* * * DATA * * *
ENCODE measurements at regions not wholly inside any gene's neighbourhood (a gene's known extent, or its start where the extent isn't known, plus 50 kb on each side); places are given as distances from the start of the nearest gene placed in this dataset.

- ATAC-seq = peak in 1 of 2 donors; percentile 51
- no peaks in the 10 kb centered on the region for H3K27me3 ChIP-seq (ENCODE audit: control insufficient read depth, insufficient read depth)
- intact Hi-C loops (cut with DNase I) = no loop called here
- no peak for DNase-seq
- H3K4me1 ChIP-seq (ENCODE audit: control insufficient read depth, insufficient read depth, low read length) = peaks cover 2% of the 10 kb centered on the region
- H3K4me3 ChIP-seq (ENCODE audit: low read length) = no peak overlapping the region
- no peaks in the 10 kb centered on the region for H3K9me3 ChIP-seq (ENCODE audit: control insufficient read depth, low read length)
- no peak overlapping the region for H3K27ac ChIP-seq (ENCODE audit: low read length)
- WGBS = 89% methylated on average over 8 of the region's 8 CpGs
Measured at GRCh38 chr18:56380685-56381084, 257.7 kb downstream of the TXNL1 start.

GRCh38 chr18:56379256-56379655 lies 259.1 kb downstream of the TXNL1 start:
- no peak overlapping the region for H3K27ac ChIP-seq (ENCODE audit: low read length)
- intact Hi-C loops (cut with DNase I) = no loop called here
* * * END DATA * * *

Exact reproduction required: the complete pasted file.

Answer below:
ENCODE measurements at regions not wholly inside any gene's neighbourhood (a gene's known extent, or its start where the extent isn't known, plus 50 kb on each side); places are given as distances from the start of the nearest gene placed in this dataset.

- ATAC-seq = peak in 1 of 2 donors; percentile 51
- no peaks in the 10 kb centered on the region for H3K27me3 ChIP-seq (ENCODE audit: control insufficient read depth, insufficient read depth)
- intact Hi-C loops (cut with DNase I) = no loop called here
- no peak for DNase-seq
- H3K4me1 ChIP-seq (ENCODE audit: control insufficient read depth, insufficient read depth, low read length) = peaks cover 2% of the 10 kb centered on the region
- H3K4me3 ChIP-seq (ENCODE audit: low read length) = no peak overlapping the region
- no peaks in the 10 kb centered on the region for H3K9me3 ChIP-seq (ENCODE audit: control insufficient read depth, low read length)
- no peak overlapping the region for H3K27ac ChIP-seq (ENCODE audit: low read length)
- WGBS = 89% methylated on average over 8 of the region's 8 CpGs
Measured at GRCh38 chr18:56380685-56381084, 257.7 kb downstream of the TXNL1 start.

GRCh38 chr18:56379256-56379655 lies 259.1 kb downstream of the TXNL1 start:
- no peak overlapping the region for H3K27ac ChIP-seq (ENCODE audit: low read length)
- intact Hi-C loops (cut with DNase I) = no loop called here